Then I calculate the ratio for one product of one company, just to show you want i want to do:

ratio1_value <- sum(df_2017[df_2017$company == 1 & df_2017$product == 1 & df_2017$acc_concept %in% num_acc_concept, 4]) / sum(df_2017[df_2017$company == 1 & df_2017$product == 1 & df_2017$acc_concept %in% denom_acc_concept, 4])

Output:

output <- data.frame(Company="1", Product="1", desc_ratio=ratio_name, ratio_value = ratio1_value, stringsAsFactors = F)

As i said before i want to do this for each product within each company

The output data.frame could be something like this (ratios aren't the true ones because i haven't done the calculations yet):

company    product   desc_ratio              ratio_value
1           1        Sales over Assets           0.9303675
1           2        Sales over Assets           1.30
1           3        Sales over Assets           Nan
1           4        Sales over Assets           Inf
1           5        Sales over Assets           2.32
1           6        Sales over Assets           NA
.
.
.
1           1        Sales over Expenses A + B   3.25
.
.
.
2           1        Sales over Assets          0.256

and so on...

  • NaN when ratio is 0 / 0
  • Inf when ratio is number / 0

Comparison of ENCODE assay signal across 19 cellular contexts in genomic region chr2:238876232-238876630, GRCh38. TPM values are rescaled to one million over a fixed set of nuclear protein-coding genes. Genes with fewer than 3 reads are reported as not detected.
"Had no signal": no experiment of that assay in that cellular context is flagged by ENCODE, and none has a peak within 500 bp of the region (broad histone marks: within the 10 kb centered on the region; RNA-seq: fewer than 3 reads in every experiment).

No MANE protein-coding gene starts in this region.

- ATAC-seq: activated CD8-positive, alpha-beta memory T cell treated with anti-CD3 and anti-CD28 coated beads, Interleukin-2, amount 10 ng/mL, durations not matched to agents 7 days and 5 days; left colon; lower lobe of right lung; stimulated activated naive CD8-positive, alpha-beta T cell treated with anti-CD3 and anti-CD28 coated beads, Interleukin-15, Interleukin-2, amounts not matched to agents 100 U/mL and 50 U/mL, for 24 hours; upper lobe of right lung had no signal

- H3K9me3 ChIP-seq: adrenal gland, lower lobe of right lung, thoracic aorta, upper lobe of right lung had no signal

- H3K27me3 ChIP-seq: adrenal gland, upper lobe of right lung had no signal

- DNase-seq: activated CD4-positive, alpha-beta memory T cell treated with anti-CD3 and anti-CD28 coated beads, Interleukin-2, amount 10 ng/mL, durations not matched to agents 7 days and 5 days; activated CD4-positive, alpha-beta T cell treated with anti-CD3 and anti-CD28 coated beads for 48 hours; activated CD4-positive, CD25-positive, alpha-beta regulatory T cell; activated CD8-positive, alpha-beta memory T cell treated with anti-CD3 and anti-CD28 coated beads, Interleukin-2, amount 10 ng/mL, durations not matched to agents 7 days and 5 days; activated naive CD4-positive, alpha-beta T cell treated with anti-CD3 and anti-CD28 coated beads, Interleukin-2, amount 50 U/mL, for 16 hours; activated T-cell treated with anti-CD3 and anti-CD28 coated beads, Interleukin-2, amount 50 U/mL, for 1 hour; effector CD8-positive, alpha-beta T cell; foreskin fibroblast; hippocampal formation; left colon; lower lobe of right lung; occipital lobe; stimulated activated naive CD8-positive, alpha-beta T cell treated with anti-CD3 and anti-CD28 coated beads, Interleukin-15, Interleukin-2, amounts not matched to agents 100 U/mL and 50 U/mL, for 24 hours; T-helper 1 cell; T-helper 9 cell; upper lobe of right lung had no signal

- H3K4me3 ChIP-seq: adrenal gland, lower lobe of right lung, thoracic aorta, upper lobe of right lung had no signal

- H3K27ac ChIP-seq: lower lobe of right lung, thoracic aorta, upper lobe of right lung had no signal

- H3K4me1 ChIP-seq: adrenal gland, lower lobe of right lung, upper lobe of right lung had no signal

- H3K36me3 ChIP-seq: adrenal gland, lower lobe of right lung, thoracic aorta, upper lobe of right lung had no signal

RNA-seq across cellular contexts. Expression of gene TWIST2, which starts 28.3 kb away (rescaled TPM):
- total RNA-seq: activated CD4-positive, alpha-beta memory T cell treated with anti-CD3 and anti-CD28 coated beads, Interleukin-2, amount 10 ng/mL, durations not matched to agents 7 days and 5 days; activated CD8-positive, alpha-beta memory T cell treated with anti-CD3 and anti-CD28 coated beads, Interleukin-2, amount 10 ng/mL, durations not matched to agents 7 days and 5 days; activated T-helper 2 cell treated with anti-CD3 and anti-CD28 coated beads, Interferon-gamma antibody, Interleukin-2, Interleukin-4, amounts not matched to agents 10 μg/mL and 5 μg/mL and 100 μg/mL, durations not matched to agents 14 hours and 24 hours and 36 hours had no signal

• NA when there is no data for certain company and product.

I hope i have made myself clear this time :)

Is there any way to solve this row problem with dplyr? Should I cast the df_2017 for mutating? In this case, which is the best way for casting?

Any help would be welcome!

  • 8
    Do you really need a dataframe of 450k rows to explain your question? You can construct a minimal reproducible example. – Ronak Shah Jul 30 '18 at 2:33
  • It's exactly the same, Ronak. However, the dataframe i'm working on is that size, so I need a solution with a good performance; not just a looping function. – David_Rowie Jul 30 '18 at 3:00
  • 5
    There are times when specificity and accurate representation are required, certainly, but typically they are not required to address a need or method. It is often the case that the problem can be simplified significantly; this has many beneficial side-effects, including: (1) much more readable, with a higher likelihood somebody will read through your entire question in order to help you; (2) broader problem and solution, so others with similar-enough problems can extrapolate and learn sufficiently from them; and (3) perhaps you can apply what you learn in other places. – r2evans Jul 30 '18 at 5:03